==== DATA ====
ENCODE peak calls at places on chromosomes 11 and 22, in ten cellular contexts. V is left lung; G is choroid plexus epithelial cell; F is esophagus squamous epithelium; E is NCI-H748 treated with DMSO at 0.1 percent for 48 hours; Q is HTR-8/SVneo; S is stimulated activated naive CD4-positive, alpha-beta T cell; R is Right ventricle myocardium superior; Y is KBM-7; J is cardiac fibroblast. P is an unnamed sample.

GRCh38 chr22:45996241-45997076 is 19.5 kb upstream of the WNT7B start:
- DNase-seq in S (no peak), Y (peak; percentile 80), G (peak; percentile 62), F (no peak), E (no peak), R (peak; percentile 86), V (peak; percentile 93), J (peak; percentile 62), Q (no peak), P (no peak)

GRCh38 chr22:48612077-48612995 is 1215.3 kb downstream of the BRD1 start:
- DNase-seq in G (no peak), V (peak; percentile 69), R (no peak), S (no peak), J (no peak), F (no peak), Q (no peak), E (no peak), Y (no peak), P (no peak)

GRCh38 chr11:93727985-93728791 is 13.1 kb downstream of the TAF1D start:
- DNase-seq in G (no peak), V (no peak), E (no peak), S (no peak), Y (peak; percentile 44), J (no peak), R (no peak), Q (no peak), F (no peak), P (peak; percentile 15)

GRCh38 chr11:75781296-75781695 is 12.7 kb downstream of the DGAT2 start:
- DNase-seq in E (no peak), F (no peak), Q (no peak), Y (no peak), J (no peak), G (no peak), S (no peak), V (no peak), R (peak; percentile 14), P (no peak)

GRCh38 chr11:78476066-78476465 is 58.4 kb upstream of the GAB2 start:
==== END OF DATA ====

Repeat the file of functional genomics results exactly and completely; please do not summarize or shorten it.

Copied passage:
ENCODE peak calls at places on chromosomes 11 and 22, in ten cellular contexts. V is left lung; G is choroid plexus epithelial cell; F is esophagus squamous epithelium; E is NCI-H748 treated with DMSO at 0.1 percent for 48 hours; Q is HTR-8/SVneo; S is stimulated activated naive CD4-positive, alpha-beta T cell; R is Right ventricle myocardium superior; Y is KBM-7; J is cardiac fibroblast. P is an unnamed sample.

GRCh38 chr22:45996241-45997076 is 19.5 kb upstream of the WNT7B start:
- DNase-seq in S (no peak), Y (peak; percentile 80), G (peak; percentile 62), F (no peak), E (no peak), R (peak; percentile 86), V (peak; percentile 93), J (peak; percentile 62), Q (no peak), P (no peak)

GRCh38 chr22:48612077-48612995 is 1215.3 kb downstream of the BRD1 start:
- DNase-seq in G (no peak), V (peak; percentile 69), R (no peak), S (no peak), J (no peak), F (no peak), Q (no peak), E (no peak), Y (no peak), P (no peak)

GRCh38 chr11:93727985-93728791 is 13.1 kb downstream of the TAF1D start:
- DNase-seq in G (no peak), V (no peak), E (no peak), S (no peak), Y (peak; percentile 44), J (no peak), R (no peak), Q (no peak), F (no peak), P (peak; percentile 15)

GRCh38 chr11:75781296-75781695 is 12.7 kb downstream of the DGAT2 start:
- DNase-seq in E (no peak), F (no peak), Q (no peak), Y (no peak), J (no peak), G (no peak), S (no peak), V (no peak), R (peak; percentile 14), P (no peak)

GRCh38 chr11:78476066-78476465 is 58.4 kb upstream of the GAB2 start: